Lake Buloke: Banyenong – Banye is said to mean ‘burning of roots and stumps’ and ‘nong’ ‘the past’ (Chauncy in Smyth 1878 Vol. 2: 205); Buluk is the descriptive Kulin word meaning swamp/lake, which suggests this may not be a placename (Hartmann in Smyth 1878 Vol. 2: 176; Blake et al. 1998: 118). Buluk is found elsewhere in Lake Buluk (Lake Bolac) and Bulukbuluk (the name of a swampy area near Mt Macedon (see Clark and Heydon 2002).
Lake Coorong: Gurrong is a common Eastern Kulin word for ‘canoe’ (Blake 1991: 112); the meaning of Yarrak is unknown, although it is found in the name of the local clan Yarrakaluk meaning Yarrak people (Hartmann in Smyth 1878 Vol. 2: 176) which may favour the primacy of Yarrak. Gurrong is found elsewhere in Coorong Swamp near Rupanyup; Mount Gorong in the Moorabool Shire; and Mount Korong near Wedderburn (see Clark and Heydon 2002).
McKenzie Falls: Migunang wirab – a Jardwadjali placename meaning ‘the blackfish cannot get any higher up’ (Thornly in Smyth 1878 Vol. 2: 63); and Kurnung which means ‘a hill or impediment of any kind’ as well as river (Surveyor General in Smyth 1878 Vol. 2: 201; Blake 1991: 112). Wirap (blackfish) is also found in Kuwirap (Kooweerup) and Djeriwirap (Clunie) (see Clark and Heydon 2002). Kurnung is found elsewhere in Kurnung (Badger Creek) and Kurnung-kurnung (Koonung Koonung Creek) (see Clark and Heydon 2002).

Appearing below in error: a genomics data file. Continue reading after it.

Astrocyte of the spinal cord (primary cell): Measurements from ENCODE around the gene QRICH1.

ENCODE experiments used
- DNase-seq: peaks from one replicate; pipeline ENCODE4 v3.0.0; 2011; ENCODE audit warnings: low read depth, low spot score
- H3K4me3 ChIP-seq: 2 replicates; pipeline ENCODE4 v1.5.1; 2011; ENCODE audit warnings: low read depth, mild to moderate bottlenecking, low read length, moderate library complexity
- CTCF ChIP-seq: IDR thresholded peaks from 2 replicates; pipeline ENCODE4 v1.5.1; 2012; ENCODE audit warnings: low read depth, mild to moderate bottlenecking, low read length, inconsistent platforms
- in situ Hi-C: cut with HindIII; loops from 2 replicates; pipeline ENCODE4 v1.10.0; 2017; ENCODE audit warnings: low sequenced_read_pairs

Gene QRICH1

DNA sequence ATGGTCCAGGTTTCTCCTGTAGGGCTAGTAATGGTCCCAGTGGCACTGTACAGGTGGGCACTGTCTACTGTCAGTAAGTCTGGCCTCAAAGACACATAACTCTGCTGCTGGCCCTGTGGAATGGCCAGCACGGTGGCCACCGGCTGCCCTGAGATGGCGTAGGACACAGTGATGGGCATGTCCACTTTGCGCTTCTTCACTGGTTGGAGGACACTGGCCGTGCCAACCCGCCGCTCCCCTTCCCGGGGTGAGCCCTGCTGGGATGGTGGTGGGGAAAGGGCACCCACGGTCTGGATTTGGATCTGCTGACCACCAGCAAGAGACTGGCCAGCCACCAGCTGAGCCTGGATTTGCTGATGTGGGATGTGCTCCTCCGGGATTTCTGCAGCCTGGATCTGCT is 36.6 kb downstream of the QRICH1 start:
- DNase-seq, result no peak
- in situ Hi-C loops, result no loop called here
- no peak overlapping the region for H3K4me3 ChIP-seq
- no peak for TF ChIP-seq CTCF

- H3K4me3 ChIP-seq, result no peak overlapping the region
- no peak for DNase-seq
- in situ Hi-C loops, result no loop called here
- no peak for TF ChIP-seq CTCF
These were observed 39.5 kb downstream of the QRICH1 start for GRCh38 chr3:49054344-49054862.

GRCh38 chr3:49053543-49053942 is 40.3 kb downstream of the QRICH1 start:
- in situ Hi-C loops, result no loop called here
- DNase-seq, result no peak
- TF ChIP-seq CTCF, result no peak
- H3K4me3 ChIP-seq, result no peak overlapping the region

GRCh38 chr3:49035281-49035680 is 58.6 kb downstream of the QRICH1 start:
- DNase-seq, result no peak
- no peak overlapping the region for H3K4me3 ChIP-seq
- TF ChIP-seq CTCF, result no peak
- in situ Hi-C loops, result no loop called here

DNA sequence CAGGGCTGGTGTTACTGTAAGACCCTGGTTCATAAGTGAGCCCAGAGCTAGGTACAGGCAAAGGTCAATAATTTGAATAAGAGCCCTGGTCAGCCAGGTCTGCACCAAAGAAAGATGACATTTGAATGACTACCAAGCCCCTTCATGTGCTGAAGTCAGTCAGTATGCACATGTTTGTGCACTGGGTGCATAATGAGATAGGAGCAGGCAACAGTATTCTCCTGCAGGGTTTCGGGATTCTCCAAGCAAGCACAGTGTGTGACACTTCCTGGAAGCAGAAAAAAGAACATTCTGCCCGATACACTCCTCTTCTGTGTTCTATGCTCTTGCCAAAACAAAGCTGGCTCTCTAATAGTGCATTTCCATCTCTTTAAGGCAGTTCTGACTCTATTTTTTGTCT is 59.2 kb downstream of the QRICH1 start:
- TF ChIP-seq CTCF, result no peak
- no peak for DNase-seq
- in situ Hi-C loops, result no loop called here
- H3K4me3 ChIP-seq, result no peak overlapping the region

Mt Arapiles: Djurid – the meaning of which is unknown, however it is found in the name of the local clan – Djurid baluk (Robinson Jnl 4/4/1845); Kawa is a Kulin word meaning ‘mountain, large mountain’ (Hercus 1992: 23), and may not be a placename, but a descriptive word (Thornly in Smyth 1878 Vol. 2: 60; Surveyor General in Smyth 1878 Vol. 2: 199; Blake et al. 1998: 123). Kawa is seen in Mount Gowar near St Arnaud and in Kawa-panyul the name for a hill near Moonambel (see Clark and Heydon 2002).